Mary is a model for life, vocations
Sister of St. Joseph Donna Del Santo takes issue with statues that portray Mary as a pale and weak woman. Mary would have been tanned and strong from the hard physical work she had to do, and the trials and tribulations she faced as the mother of Jesus would have made her emotionally tough as well, Sister Del Santo said.
“She had physical and spiritual and emotional strength that can be a guide for us,” she said.
Catholics often put Mary up on a pedestal, and as such have a hard time relating Mary’s life and experiences to their own, Sister Del Santo said. After really looking at what the Bible tells us about Mary’s life, however, we can begin to pick out similarities between what she went through and what some of today’s women face.
Sister Del Santo works part time as a nurse at the Monroe County Jail, and several female inmates recently asked her why Catholics put so much emphasis on Mary. Many feel a very real connection to Mary, Sister Del Santo explained, saying she was a young mother and a refugee whose son was called a criminal.
“I started to let them see that in some ways their lives are not so far-fetched from hers,” Sister Del Santo said. “So often we put her so far away from our own experiences that it’s hard to name her as a model.” Sister Del Santo said she also finds Mary’s example useful in her other position — vocation director for the Sisters of St. Joseph of Rochester. When working with women who are trying to discern whether they are being called toward religious life, Sister Del Santo and Sister of Mercy Kathleen Wayne often suggest looking to Mary as a role model. “Certainly Mary could be a model,” said Sister Wayne, vocations director for the Sisters of Mercy of Rochester, noting that other role models include Catherine McAuley, St. Catherine of Siena and St. Teresa of Avila. “We look at (Mary) as trusting and saying yes to what God was asking, even though she didn’t understand it. She didn’t totally understand how God was working in her life any more than any of us do.”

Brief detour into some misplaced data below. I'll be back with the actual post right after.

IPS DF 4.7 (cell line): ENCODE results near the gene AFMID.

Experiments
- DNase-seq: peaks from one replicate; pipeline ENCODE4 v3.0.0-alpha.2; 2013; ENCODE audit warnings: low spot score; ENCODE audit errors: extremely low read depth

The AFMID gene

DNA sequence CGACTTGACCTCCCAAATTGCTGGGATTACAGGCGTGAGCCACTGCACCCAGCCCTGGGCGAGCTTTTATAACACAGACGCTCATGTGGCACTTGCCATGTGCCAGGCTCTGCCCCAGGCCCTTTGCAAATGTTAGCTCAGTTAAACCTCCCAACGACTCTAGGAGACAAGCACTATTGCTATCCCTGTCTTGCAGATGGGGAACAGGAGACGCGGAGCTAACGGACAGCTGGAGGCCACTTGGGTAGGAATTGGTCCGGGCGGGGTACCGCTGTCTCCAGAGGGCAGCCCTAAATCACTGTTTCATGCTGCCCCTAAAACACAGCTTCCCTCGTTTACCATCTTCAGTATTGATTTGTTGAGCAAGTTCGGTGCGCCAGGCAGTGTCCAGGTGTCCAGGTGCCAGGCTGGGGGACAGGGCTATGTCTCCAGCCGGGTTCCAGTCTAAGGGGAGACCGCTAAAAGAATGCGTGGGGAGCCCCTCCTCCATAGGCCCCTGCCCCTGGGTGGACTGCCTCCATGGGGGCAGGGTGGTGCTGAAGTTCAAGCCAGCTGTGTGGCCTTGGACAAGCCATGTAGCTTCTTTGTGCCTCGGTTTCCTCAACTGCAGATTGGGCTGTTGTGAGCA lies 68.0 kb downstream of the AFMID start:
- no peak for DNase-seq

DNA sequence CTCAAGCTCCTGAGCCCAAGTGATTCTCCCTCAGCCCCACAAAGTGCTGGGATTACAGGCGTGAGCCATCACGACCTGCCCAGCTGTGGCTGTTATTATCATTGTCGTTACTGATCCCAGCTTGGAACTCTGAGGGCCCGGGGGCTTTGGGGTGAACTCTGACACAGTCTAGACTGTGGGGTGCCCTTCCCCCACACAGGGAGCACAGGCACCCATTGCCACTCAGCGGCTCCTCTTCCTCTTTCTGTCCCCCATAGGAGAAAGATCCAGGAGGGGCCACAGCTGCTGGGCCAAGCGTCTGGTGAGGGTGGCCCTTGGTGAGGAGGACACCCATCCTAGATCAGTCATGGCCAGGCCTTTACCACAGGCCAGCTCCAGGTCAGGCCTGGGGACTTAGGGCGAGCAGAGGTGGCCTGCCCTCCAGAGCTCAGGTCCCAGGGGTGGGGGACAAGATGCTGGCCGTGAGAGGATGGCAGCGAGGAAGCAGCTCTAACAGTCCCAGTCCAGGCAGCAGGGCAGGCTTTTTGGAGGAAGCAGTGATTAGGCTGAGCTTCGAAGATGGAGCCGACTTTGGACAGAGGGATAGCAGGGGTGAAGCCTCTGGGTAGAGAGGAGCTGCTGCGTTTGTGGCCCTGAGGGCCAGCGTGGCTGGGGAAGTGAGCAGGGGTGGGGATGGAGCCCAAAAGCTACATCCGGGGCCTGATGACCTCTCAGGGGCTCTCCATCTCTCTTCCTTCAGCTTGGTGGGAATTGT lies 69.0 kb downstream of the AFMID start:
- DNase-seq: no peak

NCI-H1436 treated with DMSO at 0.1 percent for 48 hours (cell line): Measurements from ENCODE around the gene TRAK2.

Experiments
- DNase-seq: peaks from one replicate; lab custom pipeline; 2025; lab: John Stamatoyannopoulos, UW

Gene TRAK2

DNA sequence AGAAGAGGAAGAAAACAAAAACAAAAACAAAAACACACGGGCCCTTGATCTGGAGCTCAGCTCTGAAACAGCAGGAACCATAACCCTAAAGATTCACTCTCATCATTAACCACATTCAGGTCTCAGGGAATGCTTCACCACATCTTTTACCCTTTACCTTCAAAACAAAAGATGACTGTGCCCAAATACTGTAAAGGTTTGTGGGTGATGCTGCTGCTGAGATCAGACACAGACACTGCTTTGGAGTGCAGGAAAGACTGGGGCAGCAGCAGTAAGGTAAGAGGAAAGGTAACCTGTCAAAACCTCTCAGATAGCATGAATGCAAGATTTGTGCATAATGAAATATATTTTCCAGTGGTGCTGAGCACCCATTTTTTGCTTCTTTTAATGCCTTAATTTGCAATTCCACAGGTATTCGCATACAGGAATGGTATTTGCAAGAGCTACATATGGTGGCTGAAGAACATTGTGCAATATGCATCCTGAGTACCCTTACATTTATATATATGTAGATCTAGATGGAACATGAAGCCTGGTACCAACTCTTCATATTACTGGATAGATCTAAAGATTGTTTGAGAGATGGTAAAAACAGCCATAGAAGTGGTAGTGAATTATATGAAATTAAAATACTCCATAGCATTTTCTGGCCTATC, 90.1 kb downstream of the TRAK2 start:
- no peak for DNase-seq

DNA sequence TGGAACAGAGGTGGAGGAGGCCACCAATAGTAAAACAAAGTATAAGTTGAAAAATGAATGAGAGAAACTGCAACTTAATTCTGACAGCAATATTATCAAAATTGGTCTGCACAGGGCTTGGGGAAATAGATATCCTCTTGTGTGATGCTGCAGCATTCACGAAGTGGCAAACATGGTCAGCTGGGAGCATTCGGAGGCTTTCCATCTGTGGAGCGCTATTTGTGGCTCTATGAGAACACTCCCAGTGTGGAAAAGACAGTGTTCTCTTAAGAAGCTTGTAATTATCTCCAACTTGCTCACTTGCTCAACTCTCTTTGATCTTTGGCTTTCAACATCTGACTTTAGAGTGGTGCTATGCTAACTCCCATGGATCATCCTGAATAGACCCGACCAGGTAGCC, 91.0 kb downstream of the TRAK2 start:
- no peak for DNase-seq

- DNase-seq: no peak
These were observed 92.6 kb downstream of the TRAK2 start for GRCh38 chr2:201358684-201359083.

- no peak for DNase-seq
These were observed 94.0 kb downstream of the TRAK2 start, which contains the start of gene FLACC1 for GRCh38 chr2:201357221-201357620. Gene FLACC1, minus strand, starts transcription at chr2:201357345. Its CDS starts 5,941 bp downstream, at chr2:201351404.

Mary listened to God and was open to his plan for her, and that is what each of us is called to do, Sister Wayne said. Mary’s openness and fidelity to the call, along with her trust in God, provide a model for all Catholics, especially those considering a religious vocation. Mary’s trust in the Lord is a big part of why she makes such a good role model, Sister Del Santo said.
“I think she’s more like us than not, the difference being she had a clarity of her ‘yes’, and a relationship with God and trusted that to carry her through the unknown. It takes maybe some of us a little bit longer,” Sister Del Santo said. “When have we been asked to respond to a really hard situation and we have said ‘yes’ to the unknown? I may not know what this means, but I know my ‘yes’ will carry me.”
Sister Del Santo usually tells women to take their time with the discernment process, saying they should not “rush ahead of grace.” She imagines that when the angel Gabriel first approached her, Mary probably had to pause for a moment and think, “what are they asking me?”
Mary was not forced into her decision, but freely chose it. It’s almost like the world stopped and everything was “on hold” for a moment until Mary agreed to what God was asking of her, Sister Del Santo said. She encourages those in the discernment process to think about what events might be on hold while they make their decisions.
Those considering a vocation should think about how they can bring their best self to the task at hand as Mary did, Sister Del Santo said. They should also realize the most comfortable path may not necessarily be the right one, she added.
“Maybe what’s haunting you is what you have to pay attention to. Look at whatever is the most aggravating thing right now, rather than the most comforting, because that might be an indication of where you have to be,” Sister Del Santo said.